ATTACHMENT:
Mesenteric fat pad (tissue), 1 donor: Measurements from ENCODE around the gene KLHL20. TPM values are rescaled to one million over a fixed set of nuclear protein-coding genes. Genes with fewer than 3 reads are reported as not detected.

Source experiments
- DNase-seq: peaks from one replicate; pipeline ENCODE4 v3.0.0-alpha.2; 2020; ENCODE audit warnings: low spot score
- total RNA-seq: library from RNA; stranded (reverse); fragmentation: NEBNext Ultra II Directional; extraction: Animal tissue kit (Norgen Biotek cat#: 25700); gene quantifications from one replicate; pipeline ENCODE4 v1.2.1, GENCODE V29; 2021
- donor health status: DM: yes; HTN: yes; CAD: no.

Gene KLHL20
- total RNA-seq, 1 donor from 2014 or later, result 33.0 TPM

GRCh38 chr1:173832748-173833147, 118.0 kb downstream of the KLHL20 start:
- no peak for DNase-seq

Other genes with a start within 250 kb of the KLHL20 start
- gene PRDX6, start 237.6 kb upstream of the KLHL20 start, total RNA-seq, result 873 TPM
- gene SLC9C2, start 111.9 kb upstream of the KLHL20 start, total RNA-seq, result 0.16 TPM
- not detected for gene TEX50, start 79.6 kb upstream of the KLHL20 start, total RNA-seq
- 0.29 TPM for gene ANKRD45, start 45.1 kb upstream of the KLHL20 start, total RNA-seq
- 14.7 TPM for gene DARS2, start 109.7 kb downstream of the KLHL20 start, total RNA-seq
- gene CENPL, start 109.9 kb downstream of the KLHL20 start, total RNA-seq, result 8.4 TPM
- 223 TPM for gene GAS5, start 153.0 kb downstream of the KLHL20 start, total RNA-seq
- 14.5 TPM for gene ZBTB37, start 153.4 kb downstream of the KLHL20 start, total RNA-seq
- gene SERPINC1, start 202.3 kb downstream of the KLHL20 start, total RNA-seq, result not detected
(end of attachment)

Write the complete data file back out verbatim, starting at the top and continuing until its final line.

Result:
Mesenteric fat pad (tissue), 1 donor: Measurements from ENCODE around the gene KLHL20. TPM values are rescaled to one million over a fixed set of nuclear protein-coding genes. Genes with fewer than 3 reads are reported as not detected.

Source experiments
- DNase-seq: peaks from one replicate; pipeline ENCODE4 v3.0.0-alpha.2; 2020; ENCODE audit warnings: low spot score
- total RNA-seq: library from RNA; stranded (reverse); fragmentation: NEBNext Ultra II Directional; extraction: Animal tissue kit (Norgen Biotek cat#: 25700); gene quantifications from one replicate; pipeline ENCODE4 v1.2.1, GENCODE V29; 2021
- donor health status: DM: yes; HTN: yes; CAD: no.

Gene KLHL20
- total RNA-seq, 1 donor from 2014 or later, result 33.0 TPM

GRCh38 chr1:173832748-173833147, 118.0 kb downstream of the KLHL20 start:
- no peak for DNase-seq

Other genes with a start within 250 kb of the KLHL20 start
- gene PRDX6, start 237.6 kb upstream of the KLHL20 start, total RNA-seq, result 873 TPM
- gene SLC9C2, start 111.9 kb upstream of the KLHL20 start, total RNA-seq, result 0.16 TPM
- not detected for gene TEX50, start 79.6 kb upstream of the KLHL20 start, total RNA-seq
- 0.29 TPM for gene ANKRD45, start 45.1 kb upstream of the KLHL20 start, total RNA-seq
- 14.7 TPM for gene DARS2, start 109.7 kb downstream of the KLHL20 start, total RNA-seq
- gene CENPL, start 109.9 kb downstream of the KLHL20 start, total RNA-seq, result 8.4 TPM
- 223 TPM for gene GAS5, start 153.0 kb downstream of the KLHL20 start, total RNA-seq
- 14.5 TPM for gene ZBTB37, start 153.4 kb downstream of the KLHL20 start, total RNA-seq
- gene SERPINC1, start 202.3 kb downstream of the KLHL20 start, total RNA-seq, result not detected